The Manifesto of the Communist Party Essay

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The Manifesto of the Communist Party Drafted in 1848 by Karl Marx and Frederick Engels, the “Manifesto of the Communist Party” outlines the views, tendencies, and aims of the communist party through the so-called philosophy of historical materialism (Distante). These views were expressed throughout four distinct sections of the “Manifesto of the Communist Party.” The first section describes the relationship between the bourgeois and the proletarians. The next section depicts the relationship between the proletarians and the communists. The third section of the document presents socialist and communist literature. The “Manifesto…” is ended with a section stating the position of the communists in relation to opposition…show more content…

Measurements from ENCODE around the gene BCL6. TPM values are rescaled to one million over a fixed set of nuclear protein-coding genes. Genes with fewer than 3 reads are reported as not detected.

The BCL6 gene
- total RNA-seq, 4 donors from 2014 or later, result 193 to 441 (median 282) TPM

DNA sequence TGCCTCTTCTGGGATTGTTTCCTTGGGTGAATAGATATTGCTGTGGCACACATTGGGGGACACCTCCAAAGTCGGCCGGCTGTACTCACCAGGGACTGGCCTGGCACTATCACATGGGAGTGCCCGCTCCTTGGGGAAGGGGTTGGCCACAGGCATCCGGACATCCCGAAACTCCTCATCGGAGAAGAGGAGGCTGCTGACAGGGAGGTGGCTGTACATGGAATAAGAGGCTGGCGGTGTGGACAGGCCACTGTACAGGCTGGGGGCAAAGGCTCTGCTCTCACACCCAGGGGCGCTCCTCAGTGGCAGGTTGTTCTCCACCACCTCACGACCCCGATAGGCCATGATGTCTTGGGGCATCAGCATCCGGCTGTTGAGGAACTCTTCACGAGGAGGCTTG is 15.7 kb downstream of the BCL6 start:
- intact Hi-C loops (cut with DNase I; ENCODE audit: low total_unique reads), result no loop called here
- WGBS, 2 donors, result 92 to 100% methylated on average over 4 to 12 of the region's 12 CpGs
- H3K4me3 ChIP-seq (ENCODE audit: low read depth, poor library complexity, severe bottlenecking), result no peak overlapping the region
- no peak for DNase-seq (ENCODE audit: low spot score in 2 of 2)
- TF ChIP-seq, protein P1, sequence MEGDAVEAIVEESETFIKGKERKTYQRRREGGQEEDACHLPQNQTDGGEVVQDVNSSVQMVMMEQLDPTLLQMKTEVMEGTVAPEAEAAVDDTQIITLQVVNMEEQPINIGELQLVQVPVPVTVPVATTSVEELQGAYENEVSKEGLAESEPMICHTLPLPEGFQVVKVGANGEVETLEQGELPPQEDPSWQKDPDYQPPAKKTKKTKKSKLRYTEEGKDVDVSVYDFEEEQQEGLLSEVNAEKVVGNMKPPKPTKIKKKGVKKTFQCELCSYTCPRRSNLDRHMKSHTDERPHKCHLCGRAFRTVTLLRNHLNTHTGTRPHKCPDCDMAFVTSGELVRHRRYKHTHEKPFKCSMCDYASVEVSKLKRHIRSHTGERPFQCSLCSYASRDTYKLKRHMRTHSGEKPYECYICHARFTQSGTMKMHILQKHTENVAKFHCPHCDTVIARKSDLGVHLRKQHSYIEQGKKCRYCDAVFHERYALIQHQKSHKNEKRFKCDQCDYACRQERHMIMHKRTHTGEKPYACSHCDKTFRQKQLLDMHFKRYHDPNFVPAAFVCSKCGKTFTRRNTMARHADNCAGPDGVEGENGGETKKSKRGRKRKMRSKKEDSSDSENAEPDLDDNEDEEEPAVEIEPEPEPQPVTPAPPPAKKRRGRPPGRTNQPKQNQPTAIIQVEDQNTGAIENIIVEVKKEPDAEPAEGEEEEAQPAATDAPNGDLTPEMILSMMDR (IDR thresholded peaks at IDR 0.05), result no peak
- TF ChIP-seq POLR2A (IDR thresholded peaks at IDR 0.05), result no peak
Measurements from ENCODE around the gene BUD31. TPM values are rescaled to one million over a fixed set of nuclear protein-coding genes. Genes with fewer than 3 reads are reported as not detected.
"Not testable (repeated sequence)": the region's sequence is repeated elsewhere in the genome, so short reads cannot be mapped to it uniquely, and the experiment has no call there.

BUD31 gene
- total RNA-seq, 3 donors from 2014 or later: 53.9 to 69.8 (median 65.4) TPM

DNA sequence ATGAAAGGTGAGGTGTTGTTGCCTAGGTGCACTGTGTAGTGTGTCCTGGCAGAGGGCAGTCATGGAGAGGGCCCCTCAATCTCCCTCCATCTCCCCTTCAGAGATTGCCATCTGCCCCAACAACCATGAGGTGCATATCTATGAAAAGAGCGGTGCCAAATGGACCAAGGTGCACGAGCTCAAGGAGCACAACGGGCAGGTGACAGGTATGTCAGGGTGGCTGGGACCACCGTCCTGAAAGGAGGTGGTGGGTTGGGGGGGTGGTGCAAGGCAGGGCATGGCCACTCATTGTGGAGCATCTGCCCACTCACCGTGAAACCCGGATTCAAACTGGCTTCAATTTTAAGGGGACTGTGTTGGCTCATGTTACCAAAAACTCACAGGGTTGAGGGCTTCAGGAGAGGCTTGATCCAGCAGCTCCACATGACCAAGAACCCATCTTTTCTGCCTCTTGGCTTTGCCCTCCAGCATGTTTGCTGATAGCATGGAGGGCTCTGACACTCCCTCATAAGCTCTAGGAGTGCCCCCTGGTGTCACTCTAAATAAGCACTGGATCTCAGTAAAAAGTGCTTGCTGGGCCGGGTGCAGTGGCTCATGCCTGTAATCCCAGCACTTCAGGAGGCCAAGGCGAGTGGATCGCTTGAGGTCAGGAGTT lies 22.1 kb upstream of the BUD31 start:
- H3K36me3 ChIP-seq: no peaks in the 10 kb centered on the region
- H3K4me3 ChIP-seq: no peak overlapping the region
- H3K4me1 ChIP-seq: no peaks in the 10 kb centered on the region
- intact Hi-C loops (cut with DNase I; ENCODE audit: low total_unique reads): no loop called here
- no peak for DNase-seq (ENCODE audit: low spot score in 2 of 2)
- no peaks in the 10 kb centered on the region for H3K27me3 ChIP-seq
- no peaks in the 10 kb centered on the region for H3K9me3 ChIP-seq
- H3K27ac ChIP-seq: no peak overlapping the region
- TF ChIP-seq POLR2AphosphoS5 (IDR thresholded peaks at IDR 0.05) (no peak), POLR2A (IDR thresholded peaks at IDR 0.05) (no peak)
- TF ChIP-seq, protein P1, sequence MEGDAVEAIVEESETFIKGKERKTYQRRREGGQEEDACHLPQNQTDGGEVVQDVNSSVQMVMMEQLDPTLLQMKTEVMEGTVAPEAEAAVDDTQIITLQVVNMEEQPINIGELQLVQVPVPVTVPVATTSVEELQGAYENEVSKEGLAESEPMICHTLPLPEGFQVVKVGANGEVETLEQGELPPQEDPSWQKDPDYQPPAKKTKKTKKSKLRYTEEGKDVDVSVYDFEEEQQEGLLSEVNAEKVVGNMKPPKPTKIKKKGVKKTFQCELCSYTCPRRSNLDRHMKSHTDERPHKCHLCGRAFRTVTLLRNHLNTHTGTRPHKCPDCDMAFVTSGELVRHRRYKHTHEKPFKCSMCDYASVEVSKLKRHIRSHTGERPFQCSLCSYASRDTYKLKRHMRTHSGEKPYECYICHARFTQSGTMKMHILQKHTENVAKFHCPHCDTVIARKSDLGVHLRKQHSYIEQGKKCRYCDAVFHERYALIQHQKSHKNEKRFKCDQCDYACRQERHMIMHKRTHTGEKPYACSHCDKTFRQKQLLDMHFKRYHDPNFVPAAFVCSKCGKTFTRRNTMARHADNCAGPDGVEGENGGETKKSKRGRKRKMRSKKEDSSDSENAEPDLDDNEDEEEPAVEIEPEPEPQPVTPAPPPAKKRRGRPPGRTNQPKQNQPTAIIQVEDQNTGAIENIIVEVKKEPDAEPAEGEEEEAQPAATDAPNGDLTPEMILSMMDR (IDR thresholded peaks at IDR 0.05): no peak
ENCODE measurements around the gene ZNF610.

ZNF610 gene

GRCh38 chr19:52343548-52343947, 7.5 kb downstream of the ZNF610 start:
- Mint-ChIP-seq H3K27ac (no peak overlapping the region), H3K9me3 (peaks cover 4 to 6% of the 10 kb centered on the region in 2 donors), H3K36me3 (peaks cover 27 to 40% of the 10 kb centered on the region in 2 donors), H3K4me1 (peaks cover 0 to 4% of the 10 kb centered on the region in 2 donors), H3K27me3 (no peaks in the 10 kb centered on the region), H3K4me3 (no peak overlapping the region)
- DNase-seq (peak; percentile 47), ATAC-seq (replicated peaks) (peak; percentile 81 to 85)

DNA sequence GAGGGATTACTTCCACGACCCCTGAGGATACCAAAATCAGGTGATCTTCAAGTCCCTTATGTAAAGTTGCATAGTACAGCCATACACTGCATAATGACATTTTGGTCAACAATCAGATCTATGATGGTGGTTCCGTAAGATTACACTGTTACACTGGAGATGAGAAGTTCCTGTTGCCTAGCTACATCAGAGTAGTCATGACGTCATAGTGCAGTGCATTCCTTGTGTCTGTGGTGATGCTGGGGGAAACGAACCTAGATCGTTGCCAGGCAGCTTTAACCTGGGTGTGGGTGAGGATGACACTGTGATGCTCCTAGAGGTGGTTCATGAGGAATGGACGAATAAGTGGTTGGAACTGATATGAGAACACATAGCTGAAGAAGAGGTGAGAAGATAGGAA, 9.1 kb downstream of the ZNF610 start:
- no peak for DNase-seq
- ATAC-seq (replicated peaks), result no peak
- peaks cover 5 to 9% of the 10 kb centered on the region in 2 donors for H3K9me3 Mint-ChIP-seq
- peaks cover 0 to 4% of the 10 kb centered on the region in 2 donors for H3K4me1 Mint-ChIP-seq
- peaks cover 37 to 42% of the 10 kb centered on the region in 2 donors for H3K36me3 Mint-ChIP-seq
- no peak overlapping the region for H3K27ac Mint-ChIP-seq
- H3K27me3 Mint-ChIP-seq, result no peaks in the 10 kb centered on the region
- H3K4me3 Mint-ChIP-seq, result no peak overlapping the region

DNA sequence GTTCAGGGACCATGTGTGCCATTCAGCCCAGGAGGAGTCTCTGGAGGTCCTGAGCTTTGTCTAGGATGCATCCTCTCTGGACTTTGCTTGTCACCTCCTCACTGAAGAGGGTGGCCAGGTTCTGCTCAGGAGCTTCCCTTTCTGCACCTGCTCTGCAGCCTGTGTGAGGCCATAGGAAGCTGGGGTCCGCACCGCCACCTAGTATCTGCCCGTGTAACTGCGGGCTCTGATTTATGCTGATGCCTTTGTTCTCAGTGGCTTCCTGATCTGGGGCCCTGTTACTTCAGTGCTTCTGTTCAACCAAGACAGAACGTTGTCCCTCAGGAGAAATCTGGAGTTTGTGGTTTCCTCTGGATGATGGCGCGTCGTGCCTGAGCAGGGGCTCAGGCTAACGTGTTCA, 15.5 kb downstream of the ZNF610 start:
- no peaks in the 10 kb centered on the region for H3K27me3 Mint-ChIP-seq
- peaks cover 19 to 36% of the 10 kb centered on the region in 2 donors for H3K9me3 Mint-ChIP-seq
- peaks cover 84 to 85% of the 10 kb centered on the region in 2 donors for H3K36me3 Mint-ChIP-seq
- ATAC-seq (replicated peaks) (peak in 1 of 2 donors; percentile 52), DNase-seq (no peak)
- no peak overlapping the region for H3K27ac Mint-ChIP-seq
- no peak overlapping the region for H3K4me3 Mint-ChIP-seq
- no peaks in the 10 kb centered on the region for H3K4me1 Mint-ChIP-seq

As the bourgeois advanced financially, they also gained political influence. They progressed from a once oppressed class to an independent urban republic. As their political influence increased, certain changes became clear. The bourgeois had “torn away from the family its sentimental veil, and has reduced the family relation to a mere money relation (Marx).” This force eventually grew to the point that it was able to force other nations to conform to its values and methods or suffer extinction. As the bourgeois became richer, the proletarians began to suffer more. The balance of property began to shift even more rapidly than before leaving property “concentrated…in a few hands (Marx).” Eventually, the super-efficient production of the manufacturing economy began to take its toll on the bourgeois as well as the proletarians. More goods were produced due to the cheaper costs and ease of manufacture leading to an over-production of goods (Marxism). Over-production became a serious problem, resulting with widespread unemployment of the proletarians, and threats of a revolution on the horizons. The potential over-throw would be organized by the proletarians. The working-class had virtually been eliminated of all individual character through the methods of the bourgeois. Work that was once full of character requiring great skill had been replaced by machines,
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